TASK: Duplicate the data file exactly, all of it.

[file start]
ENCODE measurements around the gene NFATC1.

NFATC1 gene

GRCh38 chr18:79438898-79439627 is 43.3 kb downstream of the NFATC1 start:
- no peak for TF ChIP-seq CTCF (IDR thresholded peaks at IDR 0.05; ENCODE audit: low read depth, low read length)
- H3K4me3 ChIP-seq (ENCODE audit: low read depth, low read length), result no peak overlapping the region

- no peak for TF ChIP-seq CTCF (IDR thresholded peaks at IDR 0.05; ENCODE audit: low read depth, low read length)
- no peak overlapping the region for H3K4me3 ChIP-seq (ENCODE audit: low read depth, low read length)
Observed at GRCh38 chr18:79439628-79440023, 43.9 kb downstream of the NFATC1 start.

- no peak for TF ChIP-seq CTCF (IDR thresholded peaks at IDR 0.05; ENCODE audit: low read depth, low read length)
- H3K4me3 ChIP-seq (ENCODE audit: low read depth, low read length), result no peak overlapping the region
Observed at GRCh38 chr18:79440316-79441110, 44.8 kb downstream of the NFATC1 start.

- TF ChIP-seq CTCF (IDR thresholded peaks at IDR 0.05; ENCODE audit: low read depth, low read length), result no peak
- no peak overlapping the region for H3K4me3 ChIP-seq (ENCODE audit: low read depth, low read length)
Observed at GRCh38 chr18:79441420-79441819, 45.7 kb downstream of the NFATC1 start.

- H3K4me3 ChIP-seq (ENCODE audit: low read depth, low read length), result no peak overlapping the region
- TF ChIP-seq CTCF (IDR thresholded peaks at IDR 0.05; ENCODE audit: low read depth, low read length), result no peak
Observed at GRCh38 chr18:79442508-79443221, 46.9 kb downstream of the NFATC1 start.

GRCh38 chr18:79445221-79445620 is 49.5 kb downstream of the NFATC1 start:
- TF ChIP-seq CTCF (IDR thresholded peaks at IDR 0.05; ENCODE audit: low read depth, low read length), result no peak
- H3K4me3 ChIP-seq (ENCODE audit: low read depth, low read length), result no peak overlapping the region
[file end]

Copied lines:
ENCODE measurements around the gene NFATC1.

NFATC1 gene

GRCh38 chr18:79438898-79439627 is 43.3 kb downstream of the NFATC1 start:
- no peak for TF ChIP-seq CTCF (IDR thresholded peaks at IDR 0.05; ENCODE audit: low read depth, low read length)
- H3K4me3 ChIP-seq (ENCODE audit: low read depth, low read length), result no peak overlapping the region

- no peak for TF ChIP-seq CTCF (IDR thresholded peaks at IDR 0.05; ENCODE audit: low read depth, low read length)
- no peak overlapping the region for H3K4me3 ChIP-seq (ENCODE audit: low read depth, low read length)
Observed at GRCh38 chr18:79439628-79440023, 43.9 kb downstream of the NFATC1 start.

- no peak for TF ChIP-seq CTCF (IDR thresholded peaks at IDR 0.05; ENCODE audit: low read depth, low read length)
- H3K4me3 ChIP-seq (ENCODE audit: low read depth, low read length), result no peak overlapping the region
Observed at GRCh38 chr18:79440316-79441110, 44.8 kb downstream of the NFATC1 start.

- TF ChIP-seq CTCF (IDR thresholded peaks at IDR 0.05; ENCODE audit: low read depth, low read length), result no peak
- no peak overlapping the region for H3K4me3 ChIP-seq (ENCODE audit: low read depth, low read length)
Observed at GRCh38 chr18:79441420-79441819, 45.7 kb downstream of the NFATC1 start.

- H3K4me3 ChIP-seq (ENCODE audit: low read depth, low read length), result no peak overlapping the region
- TF ChIP-seq CTCF (IDR thresholded peaks at IDR 0.05; ENCODE audit: low read depth, low read length), result no peak
Observed at GRCh38 chr18:79442508-79443221, 46.9 kb downstream of the NFATC1 start.

GRCh38 chr18:79445221-79445620 is 49.5 kb downstream of the NFATC1 start:
- TF ChIP-seq CTCF (IDR thresholded peaks at IDR 0.05; ENCODE audit: low read depth, low read length), result no peak
- H3K4me3 ChIP-seq (ENCODE audit: low read depth, low read length), result no peak overlapping the region